Global Underfunding Of The Arts

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Internationally, arts and humanities education is dangerously underfunded. 

Traditionally, the humanities has been seen as critical to the enrichment and exploration of academia. Studies have shown that a degree in the humanities comes with long-term, delayed gratification contrary to degrees in science, technology, engineering and mathematics (STEM). Yet, this hasn’t stopped lawmakers from finding ways to cut funding for arts programs. 

In July 2021, England had cut arts funding by 50%, “despite a national campaign and much public outcry,” said Kimberly Burton for the Political Studies Association.

Burton found that the government would “encourage more students to take STEM degrees, leaving arts and humanities degrees to bear the brunt of these changes.” 

Other parts of the world show the same pattern.

“China’s government allocated 100% of its research funding to top universities with concentrations on STEM disciplines, whereas South Korea and Japan allotted 62% and 35% respectively,” wrote Marcene Robinson for the University of Buffalo in April 2020.

Colorado State University's Visual Arts Building (Photo by Abby Weaver)
(Colorado State University’s Visual Arts Building houses small galleries and a range of artistic courses for students. Photo by Abby Weaver.)


Anna Bernhard received degrees from Bates College, Trinity College Dublin, and the Pratt Institute before becoming the Director of the Stanley G. Wold Resource Center for Colorado State University.

Here, she researches and finds academic and visual resources to further the artistic expression and scholarship of students.

“What’re we asking from higher education? Are we asking for these critical thinking, deep thinking, deep reading skills? Are we asking for job preparedness? And it doesn’t need to be an either-or,” says Bernhard.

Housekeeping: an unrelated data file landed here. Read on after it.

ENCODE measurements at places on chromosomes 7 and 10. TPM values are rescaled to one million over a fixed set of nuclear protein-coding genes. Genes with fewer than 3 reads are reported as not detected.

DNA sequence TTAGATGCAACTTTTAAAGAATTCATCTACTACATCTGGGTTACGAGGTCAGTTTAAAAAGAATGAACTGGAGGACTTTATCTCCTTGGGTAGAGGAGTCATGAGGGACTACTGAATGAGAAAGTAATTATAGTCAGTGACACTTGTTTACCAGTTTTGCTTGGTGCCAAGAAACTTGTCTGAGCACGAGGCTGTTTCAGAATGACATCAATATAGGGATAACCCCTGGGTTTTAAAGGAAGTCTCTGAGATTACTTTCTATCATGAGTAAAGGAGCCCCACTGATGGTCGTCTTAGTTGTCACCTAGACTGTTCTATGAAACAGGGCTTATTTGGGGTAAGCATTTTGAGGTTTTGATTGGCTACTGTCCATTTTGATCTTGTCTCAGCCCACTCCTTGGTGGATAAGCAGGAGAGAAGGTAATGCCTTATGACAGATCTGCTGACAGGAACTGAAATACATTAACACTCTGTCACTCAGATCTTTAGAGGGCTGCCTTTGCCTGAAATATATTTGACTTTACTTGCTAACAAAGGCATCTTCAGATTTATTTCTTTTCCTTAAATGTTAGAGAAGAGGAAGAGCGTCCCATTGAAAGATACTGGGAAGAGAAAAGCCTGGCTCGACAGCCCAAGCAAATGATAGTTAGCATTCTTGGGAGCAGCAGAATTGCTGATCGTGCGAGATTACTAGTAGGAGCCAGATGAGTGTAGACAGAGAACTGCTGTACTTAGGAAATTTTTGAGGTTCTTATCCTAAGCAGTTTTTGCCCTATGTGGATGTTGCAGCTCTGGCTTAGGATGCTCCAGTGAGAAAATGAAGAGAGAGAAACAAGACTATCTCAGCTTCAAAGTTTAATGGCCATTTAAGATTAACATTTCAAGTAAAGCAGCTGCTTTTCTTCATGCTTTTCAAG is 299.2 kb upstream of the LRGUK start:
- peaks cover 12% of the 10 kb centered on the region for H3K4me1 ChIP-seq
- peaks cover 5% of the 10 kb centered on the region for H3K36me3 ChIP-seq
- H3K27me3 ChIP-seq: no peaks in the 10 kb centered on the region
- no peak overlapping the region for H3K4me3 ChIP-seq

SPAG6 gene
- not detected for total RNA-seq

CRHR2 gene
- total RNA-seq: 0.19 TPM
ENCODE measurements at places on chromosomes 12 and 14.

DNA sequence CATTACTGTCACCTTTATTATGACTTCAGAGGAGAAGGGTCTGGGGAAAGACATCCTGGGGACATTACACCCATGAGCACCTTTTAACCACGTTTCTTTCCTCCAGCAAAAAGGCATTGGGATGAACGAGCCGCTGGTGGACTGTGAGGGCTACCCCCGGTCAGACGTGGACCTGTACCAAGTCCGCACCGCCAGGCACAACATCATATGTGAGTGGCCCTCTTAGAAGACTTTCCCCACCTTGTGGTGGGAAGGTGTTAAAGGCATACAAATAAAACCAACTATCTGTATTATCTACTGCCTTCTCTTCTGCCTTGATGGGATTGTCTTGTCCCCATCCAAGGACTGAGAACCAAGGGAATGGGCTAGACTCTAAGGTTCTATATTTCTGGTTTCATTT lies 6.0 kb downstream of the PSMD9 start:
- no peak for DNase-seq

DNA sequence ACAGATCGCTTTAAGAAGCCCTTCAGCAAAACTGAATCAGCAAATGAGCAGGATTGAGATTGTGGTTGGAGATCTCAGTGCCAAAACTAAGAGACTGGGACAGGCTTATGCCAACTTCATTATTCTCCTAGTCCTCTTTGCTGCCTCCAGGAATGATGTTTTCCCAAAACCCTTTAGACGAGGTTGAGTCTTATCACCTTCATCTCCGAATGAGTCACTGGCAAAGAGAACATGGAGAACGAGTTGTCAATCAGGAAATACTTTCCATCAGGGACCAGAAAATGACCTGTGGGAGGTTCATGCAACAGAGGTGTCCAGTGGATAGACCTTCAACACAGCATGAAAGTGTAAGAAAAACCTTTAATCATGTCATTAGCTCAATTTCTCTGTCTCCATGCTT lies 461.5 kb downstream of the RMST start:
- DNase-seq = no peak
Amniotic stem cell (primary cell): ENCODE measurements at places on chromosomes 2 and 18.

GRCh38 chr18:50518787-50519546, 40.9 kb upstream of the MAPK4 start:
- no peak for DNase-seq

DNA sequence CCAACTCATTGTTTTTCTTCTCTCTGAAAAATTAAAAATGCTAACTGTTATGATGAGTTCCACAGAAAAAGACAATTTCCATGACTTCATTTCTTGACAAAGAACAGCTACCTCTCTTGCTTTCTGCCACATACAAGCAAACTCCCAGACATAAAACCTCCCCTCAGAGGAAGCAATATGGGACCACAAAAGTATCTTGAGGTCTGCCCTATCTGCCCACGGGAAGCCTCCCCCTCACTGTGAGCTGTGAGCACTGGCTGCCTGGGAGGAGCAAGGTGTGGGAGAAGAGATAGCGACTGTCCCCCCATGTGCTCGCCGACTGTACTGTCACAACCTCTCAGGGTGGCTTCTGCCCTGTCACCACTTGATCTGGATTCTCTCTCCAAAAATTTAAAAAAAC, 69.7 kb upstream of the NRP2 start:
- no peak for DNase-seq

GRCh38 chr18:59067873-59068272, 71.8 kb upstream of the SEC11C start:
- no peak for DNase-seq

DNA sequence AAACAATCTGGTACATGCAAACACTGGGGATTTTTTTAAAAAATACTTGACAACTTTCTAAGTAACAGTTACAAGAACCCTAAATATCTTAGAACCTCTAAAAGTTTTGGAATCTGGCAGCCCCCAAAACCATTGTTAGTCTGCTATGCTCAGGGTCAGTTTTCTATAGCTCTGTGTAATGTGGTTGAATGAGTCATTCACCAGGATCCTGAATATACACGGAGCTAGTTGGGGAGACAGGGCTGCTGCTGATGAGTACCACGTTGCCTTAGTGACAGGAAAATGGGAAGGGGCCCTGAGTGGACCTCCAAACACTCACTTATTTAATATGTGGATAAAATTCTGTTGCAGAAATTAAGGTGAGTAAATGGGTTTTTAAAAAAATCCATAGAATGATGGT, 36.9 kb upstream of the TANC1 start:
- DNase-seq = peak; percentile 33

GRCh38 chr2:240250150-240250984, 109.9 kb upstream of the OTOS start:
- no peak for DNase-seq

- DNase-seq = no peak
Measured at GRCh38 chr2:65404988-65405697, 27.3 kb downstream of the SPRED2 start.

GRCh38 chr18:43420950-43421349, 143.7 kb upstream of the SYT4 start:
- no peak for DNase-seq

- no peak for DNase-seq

Universally, the transactional nature between universities and their surroundings can often dictate how universities will fund their subjects.

“You cannot divorce the university’s reality from the physical realities beyond higher education,” Bernhard says.


Subsequently, with many universities focusing their funding to STEM, arts and humanities students must adjust to lower funding. 

Due to such, the lack of proper funding leads liberal arts students to build resilience. 

“We can only hope that the administration will see the potential we, as a department, have if given the financial support that STEM-focused majors have,” says Eliana Mascarenas.

Mascarenas is a Colorado, U.S.A. native studying Musical Theater at Drake University in Iowa, U.S.A. As a student, she reports that her university’s Performing Arts Hall stands in disrepair with patched walls and lights that leak when it rains. The tools used to build sets are outdated as well, often leading the department to settle for less.

(A statue stands outside the Colorado State University’s Visual Arts Building on April 12, 2022. Photo by Abby Weaver.)

“I really just want to prove to everyone that the arts are not just a hobby, but deserve just as much funding as every other department on campus.” 

Eliana Mascarenas

Mascarenas says, “It sucks that Drake’s administration doesn’t support the arts as much as other programs, but I think that gives myself – and the rest of the department – all the more motivation.”

Similarly, Bernhard also sees a growth in resilience among arts students due to the lack of funding provided. 

“I think that [students] are more robust in understanding the nuanced nature of their skill sets that they’re coming away from and that they do believe in a more cultivation model,” says Bernhard. “It’s important to balance what’s meaningful in terms of enrichment versus transactional.”

Internationally, shifting funding accommodations finds the arts and humanities shunt aside or often vacant from the conversation.

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